Case study: Bookstart

The literacy charity used animation to encourage fathers to see things from a child's point of view. Our expert offers a verdict

Bookstart campaign
Bookstart campaign

Bookstart is a national programme that is run by literacy charity Booktrust. It aims to provide a free pack of books to every baby in the UK and to encourage parents and carers to enjoy books with their children.

The charity received £800,000 in government funding to produce an advertising campaign encouraging men to read to their children. The campaign was particularly intended to target fathers from ethnic minorities, single parents, people with basic skills needs and parents of children with disabilities.

The campaign, which consisted of television and radio adverts, ran for three weeks in June 2008. The TV adverts showed illustrations of fathers and children having adventures together while they shared a book.



Why this medium?
The TV adverts were shown in the evenings on digital stations such as comedy channel Dave.

"We hoped it would grab men's attention," says Rosemary Clarke, director of Bookstart. "Digital stations offer good deals, which were useful because we were working on a tight budget."

Communicating the message
The charity held focus groups with fathers to decide how best to target them. "The dads told us they didn't want to be preached to or made to feel like they were doing something wrong by not reading to their children," says Clarke. "They know it's usually the mums who do the storytelling, and they need to be encouraged to change this rather than being browbeaten.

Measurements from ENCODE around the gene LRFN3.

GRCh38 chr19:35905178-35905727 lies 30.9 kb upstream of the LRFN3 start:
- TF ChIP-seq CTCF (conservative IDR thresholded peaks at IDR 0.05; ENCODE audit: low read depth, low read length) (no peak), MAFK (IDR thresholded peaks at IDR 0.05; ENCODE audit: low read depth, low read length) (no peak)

"We hoped the illustrations would encourage fathers to see things from a child's point of view. Many parents see reading as a literacy exercise, but we want them to realise it's about the experience for children too, and can be an adventure. We decided the illustrations communicated this well."

Did it work?
The charity says the response rate to the campaign was 0.02 per cent and that it received about 40,000 text messages asking for books. Research for the charity showed the ‘hard-to-reach' fathers that the campaign targeted were 65 per cent more likely to respond to the adverts than the rest of the population.

EXPERT VIEW

Giles Robertson, Director, Green Banana Marketing

I like the way this thoughtful campaign has been developed. The advert will catch dads as they’re sitting in front of Top Gear with a beer and a paper rather than spending time with their children, so it might just prick their consciences or inspire them subliminally.


A lot of charities, including the NSPCC and Action for Children, have used animation in their ad campaigns. But I think these adverts are particularly effective because of the contrast they present to the rest of the content on Dave, the channel they were shown on.

For me, the advert needed an end line to link the ideas together, but on the whole I think this was a fantastic campaign. The idea is great: it’s got legs and it deserves to do well. But I’m biased, because my family still uses the famous Bookstart bag to pick up books from our library.

Score:

Creativity: 4

Delivery: 3

Total: 7/10

 

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